We all like to be there for others, but at what point do we need to step back and consider our own needs? Here we show you how to support others without putting your mental health on the line
All of us go through difficult times in our lives. Sometimes these will see us leaning on friends for support. Maybe we’ll go for coffee and have a rant about the manager at work who seems out to get us. Maybe we’ll cry down the phone to them when a relationship collapses. Whatever the situation, friends are often a powerful link in our support system.
When you’re taking on the role of supportive friend, however, it can be easy to let your needs fall by the wayside. You may fall into the helper role regularly and find yourself holding others up more than yourself. When this happens, your energy gets depleted quicker and your mental health may be impacted.
It’s easy for us to sit here and say you need to prioritise yourself and your self-care, but we all know that’s easier said than done, especially when others are relying on us. Instead, it’s helpful to know the ways your can support others, but in a way that’s sustainable and protects your health.
Here are some ways you can do just that.
Set healthy boundaries
This is particularly important if you find yourself coming to the aid of others frequently. While this is of course a noble attribute, setting yourself some boundaries will ensure that when you are supporting others, you have the energy to do so.
Setting boundaries is an individual thing, but here are some points you may want to consider:
- Allocate time-frames for returning messages, calling others or meeting others to support them (assuming they're not in crisis).
- Keep one day a week (or morning/evening if a day is not feasible) just for you. Give yourself the space to refill your own cup.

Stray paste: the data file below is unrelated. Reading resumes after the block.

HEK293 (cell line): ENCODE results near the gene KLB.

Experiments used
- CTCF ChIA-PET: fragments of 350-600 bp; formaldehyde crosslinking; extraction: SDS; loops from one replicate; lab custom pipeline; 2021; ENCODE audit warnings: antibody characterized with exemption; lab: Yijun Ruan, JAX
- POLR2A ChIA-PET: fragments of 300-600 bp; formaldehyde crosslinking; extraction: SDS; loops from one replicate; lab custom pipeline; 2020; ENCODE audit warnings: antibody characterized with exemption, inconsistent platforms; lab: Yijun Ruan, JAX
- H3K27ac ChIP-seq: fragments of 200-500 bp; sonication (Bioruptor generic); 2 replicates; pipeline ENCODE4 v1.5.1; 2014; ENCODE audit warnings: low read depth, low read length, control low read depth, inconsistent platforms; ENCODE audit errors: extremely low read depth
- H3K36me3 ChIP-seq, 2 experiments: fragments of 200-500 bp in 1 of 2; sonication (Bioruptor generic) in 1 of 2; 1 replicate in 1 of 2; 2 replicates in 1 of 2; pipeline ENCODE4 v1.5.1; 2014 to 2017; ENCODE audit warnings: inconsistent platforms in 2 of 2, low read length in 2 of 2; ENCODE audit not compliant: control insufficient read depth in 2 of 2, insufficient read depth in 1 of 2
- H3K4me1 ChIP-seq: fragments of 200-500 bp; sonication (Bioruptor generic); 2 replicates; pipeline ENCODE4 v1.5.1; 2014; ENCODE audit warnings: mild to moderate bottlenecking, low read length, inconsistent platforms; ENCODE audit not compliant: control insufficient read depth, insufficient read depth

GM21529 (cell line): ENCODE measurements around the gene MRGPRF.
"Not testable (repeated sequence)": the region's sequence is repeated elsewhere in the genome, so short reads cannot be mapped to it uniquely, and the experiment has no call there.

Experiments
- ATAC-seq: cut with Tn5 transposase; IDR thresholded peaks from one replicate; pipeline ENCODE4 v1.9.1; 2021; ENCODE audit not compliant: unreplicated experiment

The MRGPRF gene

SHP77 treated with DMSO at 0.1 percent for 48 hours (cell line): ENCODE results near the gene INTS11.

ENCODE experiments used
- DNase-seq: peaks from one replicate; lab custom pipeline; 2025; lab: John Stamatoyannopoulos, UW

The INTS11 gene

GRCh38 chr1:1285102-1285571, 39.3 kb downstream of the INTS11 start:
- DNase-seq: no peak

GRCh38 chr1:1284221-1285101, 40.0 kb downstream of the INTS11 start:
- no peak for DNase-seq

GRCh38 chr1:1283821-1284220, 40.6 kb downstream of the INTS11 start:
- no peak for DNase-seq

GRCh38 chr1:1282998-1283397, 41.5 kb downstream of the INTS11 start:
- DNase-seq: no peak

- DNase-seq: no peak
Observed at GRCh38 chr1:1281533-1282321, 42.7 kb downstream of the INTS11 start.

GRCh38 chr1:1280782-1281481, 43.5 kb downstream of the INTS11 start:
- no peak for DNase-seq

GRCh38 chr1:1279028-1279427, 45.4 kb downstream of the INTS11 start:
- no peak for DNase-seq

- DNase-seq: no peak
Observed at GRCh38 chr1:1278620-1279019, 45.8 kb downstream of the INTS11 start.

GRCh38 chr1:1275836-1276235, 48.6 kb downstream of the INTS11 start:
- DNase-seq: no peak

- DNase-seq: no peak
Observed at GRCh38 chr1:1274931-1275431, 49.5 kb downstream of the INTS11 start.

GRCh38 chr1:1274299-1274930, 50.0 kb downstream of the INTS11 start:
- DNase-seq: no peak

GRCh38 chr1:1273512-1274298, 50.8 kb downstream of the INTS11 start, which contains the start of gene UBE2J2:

- Outline what scenarios/situations you are able to cope with, and what you’re not. If a scenario comes up that you can’t cope with, signpost other support for them.
Find a way to let go after the conversation is over
Supporting others and having heavy conversations can be difficult. Counsellors have supervision for this very reason, so they can talk through their own feelings and process. Having a way to protect your energy and ground yourself after a tough conversation can help.
Imagine your friend is throwing a ball at you during the conversation - this ball is their emotional distress. Throughout the conversation you may be able to hold the ball for them, giving them a break from its weight. After the conversation is over however, it’s important to give the ball back and not take it with you.
By listening and supporting them in that moment you have undoubtedly helped to lighten their load. Meditation, journaling and honouring your boundaries can all help with this.
Learn more about protecting your energy as an empath.
Lean on your own support system
If you’re feeling wiped out or overwhelmed, don’t be afraid to talk to others about how you’re feeling. You can talk to other friends, family or a partner. You may even decide to talk to a counsellor. This can give you the space you need to take care of yourself emotionally while also being able to support them.
Having a wide support network is helpful, consider reaching out online to different forums or even to friends on social media. You may be surprised at how many people can relate to you.
There can come a point when listening and being there for a friend fails to be helpful. It may be that you simply can’t offer them the help they truly need, this is nothing to be ashamed of. At this point, signposting support is a great way to help your friend get the right kind of support.
If your friend is having mental health concerns, you could encourage them to visit their doctor (you could even go along with them) or suggest they search for a counsellor. If their mental health isn’t an issue but they are feeling directionless and out of control, you may want to suggest coaching. If they seem keen to try more alternative approaches, complementary therapies and hypnotherapy could be worth recommending.
Recognise when it’s time to step back
If you have done all of the above but are still feeling overwhelmed (maybe your friend won’t seek professional support or are not respecting your boundaries) you may need to ask yourself how much you are helping by continuing to support them.
There can come a time when your support becomes enabling. If you think this may be happening, consider whether or not it’s time for you to step back from supporting them and putting your mental health first. Withdrawing support from a friend may sound harsh, but in some cases it can be the wake-up call the friend needs to find the right support for them.
Every situation is different however and it’s important to listen to your gut with this and talk it through with others if possible.
Friendships and connections are essential for our mental health, but the support that flows from them should come from both sides. It’s unfair for one person to always be doing the heavy lifting. Keep this in mind and remember that your needs are just as important.